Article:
Liz West (Scr supv, United Kingdom unit)
  Lucky Patricius (Medic, United Kingdom unit)
  Faye Ward (For Ruby Films)
  Hannah Farrell (For Ruby Films)
  Michael Winter (For Ruby Films)
  Sophie Vickers (For Ruby Films)
Stand In: Charlie Brewer (Stunt coord)
  Mike Majesky (Stunt driver)
  Kelly Malone (P. L. Travers stand-in)
  Jon Donahue (Walt Disney stand-in)
  Desiree Szabo (Ginty stand-in)
  Ryan Babbs (Travers Goff stand-in)
  Robert Martinez (Ralph stand-in)
  Jean Pierre Pereat (Don DaGradi stand-in)
  Taryn Francis (Biddy stand-in)
Animation: Walt Disney Animation Studios (Tinker Bell anim created at)
  Dave Bossert (Prod/Creative, Walt Disney Animation Studios)
  Liane Abel Dietz (Prod mgr, Walt Disney Animation Studios)
  Cameron Ramsay (Spec projects coord, Walt Disney Animation Studios)
  Ashleigh Bateman (Prod dept secy, Walt Disney Animation Studios)
  Mark Henn (Anim, Walt Disney Animation Studios)
  Lureline Kohler (Clean up anim, Walt Disney Animation Studios)
  Brandon Bloch (General TD, Walt Disney Animation Studios)
Color Personnel: Company 3 (Digital intermediate provided by)
  Stefan Sonnenfeld (CO3 exec prod/Col, Company 3)
  Joe Guzman (DI prod, Company 3)
  Rudy Lopez (Digital conform, Company 3)
  Mike Chiado (DI technologist, Company 3)
  James Cody Baker (Col asst, Company 3)
  Giovanni Di Giorgio (Col asst, Company 3)
  Devin Sterling (Head of prod, Company 3)
  Jackie Lee (Account exec, Company 3)

Music Text:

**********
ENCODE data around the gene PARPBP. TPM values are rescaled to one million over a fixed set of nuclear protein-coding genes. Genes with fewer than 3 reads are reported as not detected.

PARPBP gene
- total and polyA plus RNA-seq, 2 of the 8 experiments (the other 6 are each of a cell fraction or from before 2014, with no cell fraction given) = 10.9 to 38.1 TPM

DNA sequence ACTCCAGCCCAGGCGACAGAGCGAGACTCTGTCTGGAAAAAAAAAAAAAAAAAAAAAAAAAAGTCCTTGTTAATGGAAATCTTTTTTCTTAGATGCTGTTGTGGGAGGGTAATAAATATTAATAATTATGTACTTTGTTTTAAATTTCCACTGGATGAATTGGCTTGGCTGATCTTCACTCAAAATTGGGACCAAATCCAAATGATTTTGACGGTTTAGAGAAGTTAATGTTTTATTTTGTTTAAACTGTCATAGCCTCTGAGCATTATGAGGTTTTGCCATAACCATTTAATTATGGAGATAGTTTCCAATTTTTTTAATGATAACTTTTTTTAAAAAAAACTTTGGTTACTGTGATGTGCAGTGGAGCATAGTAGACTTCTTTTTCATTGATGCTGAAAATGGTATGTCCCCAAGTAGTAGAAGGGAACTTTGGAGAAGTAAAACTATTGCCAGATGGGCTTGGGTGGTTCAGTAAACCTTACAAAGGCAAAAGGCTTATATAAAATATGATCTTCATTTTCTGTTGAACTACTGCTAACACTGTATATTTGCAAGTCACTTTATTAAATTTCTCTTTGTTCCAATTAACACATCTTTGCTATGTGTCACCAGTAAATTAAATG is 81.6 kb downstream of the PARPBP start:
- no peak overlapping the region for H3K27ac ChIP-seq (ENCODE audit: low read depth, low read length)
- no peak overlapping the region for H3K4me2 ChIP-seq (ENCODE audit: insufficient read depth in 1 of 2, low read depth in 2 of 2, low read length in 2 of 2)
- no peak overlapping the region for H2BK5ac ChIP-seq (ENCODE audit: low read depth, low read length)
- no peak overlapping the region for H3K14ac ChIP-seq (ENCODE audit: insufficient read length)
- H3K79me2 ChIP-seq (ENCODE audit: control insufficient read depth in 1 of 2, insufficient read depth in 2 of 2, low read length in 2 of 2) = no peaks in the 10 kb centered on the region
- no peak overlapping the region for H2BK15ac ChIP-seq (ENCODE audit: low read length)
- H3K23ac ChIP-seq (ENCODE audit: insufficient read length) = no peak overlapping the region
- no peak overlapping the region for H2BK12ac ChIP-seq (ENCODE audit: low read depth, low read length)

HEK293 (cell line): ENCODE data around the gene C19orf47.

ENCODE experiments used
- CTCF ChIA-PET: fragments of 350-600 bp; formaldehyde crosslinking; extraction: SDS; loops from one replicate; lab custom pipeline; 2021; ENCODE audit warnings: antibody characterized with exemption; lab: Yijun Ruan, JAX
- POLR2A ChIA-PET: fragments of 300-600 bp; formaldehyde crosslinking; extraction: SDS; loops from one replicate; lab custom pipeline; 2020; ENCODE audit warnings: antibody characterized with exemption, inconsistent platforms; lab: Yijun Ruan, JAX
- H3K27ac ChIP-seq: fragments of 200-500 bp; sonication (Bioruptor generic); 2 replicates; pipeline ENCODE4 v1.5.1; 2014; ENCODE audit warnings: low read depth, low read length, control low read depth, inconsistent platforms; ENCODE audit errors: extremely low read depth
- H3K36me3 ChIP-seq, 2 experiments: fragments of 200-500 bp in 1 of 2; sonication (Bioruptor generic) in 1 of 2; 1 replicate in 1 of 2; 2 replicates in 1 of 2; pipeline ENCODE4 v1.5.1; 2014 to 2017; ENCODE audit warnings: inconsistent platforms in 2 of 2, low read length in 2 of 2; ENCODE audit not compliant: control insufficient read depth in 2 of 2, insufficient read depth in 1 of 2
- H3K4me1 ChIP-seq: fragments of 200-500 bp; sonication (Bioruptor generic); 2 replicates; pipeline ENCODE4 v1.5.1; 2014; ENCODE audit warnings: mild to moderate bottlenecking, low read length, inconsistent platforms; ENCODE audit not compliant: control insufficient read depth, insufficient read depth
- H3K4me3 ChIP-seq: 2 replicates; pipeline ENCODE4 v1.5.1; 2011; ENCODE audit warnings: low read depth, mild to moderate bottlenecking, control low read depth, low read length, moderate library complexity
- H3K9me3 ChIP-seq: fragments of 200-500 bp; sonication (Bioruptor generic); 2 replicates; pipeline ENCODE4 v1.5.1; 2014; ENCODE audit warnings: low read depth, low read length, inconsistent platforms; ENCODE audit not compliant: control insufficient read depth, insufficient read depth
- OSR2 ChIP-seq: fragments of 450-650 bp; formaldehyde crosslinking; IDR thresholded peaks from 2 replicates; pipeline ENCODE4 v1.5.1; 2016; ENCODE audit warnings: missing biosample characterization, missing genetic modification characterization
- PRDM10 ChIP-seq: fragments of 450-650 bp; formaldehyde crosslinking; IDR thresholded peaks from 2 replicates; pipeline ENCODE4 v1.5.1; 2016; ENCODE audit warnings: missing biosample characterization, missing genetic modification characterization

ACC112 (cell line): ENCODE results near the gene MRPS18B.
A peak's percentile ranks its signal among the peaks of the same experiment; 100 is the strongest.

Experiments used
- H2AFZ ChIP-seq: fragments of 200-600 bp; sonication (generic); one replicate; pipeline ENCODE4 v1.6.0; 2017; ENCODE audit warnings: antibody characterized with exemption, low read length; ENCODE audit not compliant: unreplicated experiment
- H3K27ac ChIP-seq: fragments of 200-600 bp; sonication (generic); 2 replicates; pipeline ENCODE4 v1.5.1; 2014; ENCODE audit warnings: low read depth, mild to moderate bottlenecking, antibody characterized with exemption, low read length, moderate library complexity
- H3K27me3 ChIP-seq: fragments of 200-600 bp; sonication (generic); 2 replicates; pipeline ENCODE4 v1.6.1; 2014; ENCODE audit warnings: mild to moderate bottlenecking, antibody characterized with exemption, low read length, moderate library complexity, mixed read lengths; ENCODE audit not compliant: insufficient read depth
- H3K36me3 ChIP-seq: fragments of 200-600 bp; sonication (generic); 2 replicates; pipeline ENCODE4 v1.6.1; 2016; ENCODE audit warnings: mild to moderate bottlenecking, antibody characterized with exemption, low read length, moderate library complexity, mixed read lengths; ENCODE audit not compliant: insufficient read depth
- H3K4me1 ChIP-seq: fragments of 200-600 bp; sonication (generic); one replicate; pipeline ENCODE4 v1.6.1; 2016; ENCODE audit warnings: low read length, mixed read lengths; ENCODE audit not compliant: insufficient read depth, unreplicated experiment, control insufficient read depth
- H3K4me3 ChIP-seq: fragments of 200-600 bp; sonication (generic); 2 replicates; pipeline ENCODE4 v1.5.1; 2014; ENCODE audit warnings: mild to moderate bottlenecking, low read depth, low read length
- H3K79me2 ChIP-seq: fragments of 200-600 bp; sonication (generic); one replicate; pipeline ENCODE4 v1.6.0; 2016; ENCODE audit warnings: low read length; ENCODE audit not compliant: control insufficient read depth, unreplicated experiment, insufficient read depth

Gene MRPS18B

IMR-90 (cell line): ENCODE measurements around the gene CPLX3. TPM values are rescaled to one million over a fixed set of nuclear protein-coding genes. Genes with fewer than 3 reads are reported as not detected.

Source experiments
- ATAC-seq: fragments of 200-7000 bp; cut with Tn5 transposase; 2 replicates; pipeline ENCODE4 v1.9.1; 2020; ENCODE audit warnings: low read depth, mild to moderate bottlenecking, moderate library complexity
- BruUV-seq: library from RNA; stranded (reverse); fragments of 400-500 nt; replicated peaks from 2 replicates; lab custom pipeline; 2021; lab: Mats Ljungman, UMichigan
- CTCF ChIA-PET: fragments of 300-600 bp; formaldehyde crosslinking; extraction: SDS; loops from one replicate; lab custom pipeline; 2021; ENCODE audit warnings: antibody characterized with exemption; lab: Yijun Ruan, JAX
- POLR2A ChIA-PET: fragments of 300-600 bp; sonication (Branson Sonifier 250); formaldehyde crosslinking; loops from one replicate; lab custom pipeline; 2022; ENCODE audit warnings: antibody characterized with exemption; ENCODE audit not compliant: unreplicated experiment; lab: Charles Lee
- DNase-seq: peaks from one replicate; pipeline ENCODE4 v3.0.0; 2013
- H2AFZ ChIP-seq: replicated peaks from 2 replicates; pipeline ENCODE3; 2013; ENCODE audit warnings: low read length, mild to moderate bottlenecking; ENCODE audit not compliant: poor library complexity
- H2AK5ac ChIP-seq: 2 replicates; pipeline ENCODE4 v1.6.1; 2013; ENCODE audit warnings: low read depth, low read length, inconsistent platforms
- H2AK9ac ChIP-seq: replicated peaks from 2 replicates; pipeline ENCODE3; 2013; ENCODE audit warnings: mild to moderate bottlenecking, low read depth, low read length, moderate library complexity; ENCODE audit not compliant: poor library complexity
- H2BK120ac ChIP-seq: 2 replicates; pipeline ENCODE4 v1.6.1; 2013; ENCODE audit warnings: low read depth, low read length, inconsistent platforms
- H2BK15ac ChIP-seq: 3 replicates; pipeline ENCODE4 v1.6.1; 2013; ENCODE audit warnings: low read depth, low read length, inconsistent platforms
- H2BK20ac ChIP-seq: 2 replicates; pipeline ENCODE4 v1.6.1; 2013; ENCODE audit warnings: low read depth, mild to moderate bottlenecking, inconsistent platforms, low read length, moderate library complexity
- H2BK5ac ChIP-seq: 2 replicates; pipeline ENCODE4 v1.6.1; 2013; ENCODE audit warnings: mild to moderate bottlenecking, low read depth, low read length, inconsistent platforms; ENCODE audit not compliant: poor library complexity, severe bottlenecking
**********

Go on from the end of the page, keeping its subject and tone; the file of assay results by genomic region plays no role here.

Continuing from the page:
Song Text: "Chim Chim Cher-ee," written by Richard Sherman and Robert Sherman, performed by Randy Kerber; "One Mint Julep," written by Rudy Toombs, performed by Ray Charles, courtesy of The Ray Charles Foundation, under license from the Ray Charles Marketing Group; "Big Noise From Winnetka," written by Ray Bauduc, Bob Haggart, Bob Crosby and Gil Rodin, performed by The Swing Masters, courtesy of Dare Records; "Lassie Main Title," written by Les Baxter, courtesy of Classic Media, LLC; "Wonderful World of Color," written by Richard Sherman and Robert Sherman, performed by The Wellingtons, courtesy of Walt Disney Records; "Heigh-Ho," written by Frank Churchill and Larry Morey, performed by The Dave Brubeck Quartet, courtesy of Derry Music Company; "Chim Chim Cher-ee," written by Richard Sherman and Robert Sherman, performed by Jason Schwartzman and B.J. Novak; "This Is Not Goodbye," written by Marc Ferrari and Daniel May, performed by Daniel May, courtesy of FirstCom Music; "Supercalifragilisticexpialidocius," written by Richard Sherman and Robert Sherman, performed by Jason Schwartzman and B.J. Novak; "A Kiss Under The Stars," written by Marc Ferrari and Daniel May, performed by Daniel May, courtesy of FirstCom Music; "A Spoonful of Sugar," written by Richard Sherman and Robert Sherman, performed by Jason Schwartzman and B.J. Novak; "Feed The Birds," written by Richard Sherman and Robert Sherman, performed by Jason Schwartzman; "A Man Has Dreams," written by Richard Sherman and Robert Sherman, performed by Jason Schwartzman and Tom Hanks; "Fidelity Fiduciary Bank," written by Richard Sherman and Robert Sherman, performed by Jason Schwartzman, B.J. Novak and Bradley Whitford; "Estudiantina," arranged and performed by Mark Mothersbaugh, courtesy of Mutato Muzika; "Blaydon Races," arranged by Charles Ernest Catcheside-Warrington; "Men of Harlech," arranged by Marshall Bowen; "A Dream Is a Wish Your Heart Makes," written by Al Hoffman, Jerry Livingston and Mack David; "Zip-A-Dee-Doo-Dah," written by Allie Wrubel and Ray Gilbert; "Mary Poppins Medley: A Spoonful of Sugar/Jolly Holiday/Feed The Birds," written by Richard Sherman and Robert Sherman, performed by Arthur Fiedler and The Boston Pops Orchestra, courtesy of The Decca Music Group, under license from Universal Music Enterprises; "A Spoonful Of Sugar," written by Richard Sherman and Robert Sherman, performed by Julie Andrews, courtesy of Walt Disney Records; "Jolly Holiday," written by Richard Sherman and Robert Sherman, performed by Dick Van Dyke and Julie Andrews, courtesy of Walt Disney Records; "Step In Time," written by Richard Sherman and Robert Sherman, performed by Dick Van Dyke, courtesy of Walt Disney Records; "Let's Go Fly A Kite," written by Richard Sherman and Robert Sherman, performed by David Tomlinson, Dick Van Dyke and The Londoners, courtesy of Walt Disney Records; "Mary Poppins Overture," written by Richard Sherman and Robert Sherman, performed by "Orchestra," courtesy of Walt Disney Records.